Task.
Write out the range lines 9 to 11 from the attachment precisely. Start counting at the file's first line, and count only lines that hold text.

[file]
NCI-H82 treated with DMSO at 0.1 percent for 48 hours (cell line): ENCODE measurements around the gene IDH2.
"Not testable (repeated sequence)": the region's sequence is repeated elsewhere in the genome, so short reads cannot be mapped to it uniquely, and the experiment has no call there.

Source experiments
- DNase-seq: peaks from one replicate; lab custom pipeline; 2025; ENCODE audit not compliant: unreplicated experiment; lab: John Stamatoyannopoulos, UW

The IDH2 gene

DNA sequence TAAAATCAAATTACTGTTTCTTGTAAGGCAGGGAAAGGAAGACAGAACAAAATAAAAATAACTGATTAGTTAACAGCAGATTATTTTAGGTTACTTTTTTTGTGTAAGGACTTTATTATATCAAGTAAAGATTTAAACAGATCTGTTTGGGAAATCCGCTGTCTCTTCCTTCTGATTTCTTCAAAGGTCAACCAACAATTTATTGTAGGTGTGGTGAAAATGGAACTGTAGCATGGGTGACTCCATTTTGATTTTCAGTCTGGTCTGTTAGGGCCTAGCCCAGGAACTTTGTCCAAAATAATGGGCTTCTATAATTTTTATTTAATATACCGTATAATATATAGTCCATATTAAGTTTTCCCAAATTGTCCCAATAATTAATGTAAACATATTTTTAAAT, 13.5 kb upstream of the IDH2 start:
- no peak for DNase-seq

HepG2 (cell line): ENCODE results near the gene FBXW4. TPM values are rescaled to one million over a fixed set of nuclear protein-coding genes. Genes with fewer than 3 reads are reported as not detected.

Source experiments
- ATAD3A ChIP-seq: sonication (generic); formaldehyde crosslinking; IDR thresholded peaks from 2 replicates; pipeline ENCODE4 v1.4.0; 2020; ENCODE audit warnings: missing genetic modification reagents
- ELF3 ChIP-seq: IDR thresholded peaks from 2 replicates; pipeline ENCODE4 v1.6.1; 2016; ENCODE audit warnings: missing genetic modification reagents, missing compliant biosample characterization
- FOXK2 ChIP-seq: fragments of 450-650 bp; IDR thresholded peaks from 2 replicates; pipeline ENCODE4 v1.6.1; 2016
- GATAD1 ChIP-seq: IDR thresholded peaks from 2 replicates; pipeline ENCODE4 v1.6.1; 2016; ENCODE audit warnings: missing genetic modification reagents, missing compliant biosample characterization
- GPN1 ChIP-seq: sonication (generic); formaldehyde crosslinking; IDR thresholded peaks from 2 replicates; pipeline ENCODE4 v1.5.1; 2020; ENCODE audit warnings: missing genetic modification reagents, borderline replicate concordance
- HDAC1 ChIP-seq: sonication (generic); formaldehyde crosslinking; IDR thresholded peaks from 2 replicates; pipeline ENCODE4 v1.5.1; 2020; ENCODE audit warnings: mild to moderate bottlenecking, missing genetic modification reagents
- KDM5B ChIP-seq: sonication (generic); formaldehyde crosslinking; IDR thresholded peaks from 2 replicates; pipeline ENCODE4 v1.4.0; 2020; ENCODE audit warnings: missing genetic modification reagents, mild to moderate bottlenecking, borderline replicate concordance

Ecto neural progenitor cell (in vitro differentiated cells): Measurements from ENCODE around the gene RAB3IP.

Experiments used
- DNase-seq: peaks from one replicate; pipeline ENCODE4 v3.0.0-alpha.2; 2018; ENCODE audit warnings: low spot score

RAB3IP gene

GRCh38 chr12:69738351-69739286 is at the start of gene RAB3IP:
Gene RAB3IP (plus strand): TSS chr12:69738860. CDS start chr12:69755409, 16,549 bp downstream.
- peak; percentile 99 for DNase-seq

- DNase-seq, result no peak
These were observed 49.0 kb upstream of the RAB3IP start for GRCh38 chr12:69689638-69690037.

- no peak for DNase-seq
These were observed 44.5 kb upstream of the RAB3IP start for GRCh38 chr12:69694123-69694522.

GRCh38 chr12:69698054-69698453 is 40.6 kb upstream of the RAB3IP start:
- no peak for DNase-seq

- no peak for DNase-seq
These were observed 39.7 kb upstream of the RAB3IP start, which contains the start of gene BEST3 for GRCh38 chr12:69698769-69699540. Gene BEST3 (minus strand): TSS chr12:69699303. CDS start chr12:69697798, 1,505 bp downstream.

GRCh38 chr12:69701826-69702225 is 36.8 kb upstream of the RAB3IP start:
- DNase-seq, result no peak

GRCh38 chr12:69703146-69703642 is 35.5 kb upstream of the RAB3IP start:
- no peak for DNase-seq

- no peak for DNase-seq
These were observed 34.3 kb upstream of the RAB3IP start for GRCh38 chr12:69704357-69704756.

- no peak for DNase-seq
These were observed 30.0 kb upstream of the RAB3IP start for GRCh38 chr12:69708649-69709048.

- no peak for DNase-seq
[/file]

Source experiments
- ATAD3A ChIP-seq: sonication (generic); formaldehyde crosslinking; IDR thresholded peaks from 2 replicates; pipeline ENCODE4 v1.4.0; 2020; ENCODE audit warnings: missing genetic modification reagents
- ELF3 ChIP-seq: IDR thresholded peaks from 2 replicates; pipeline ENCODE4 v1.6.1; 2016; ENCODE audit warnings: missing genetic modification reagents, missing compliant biosample characterization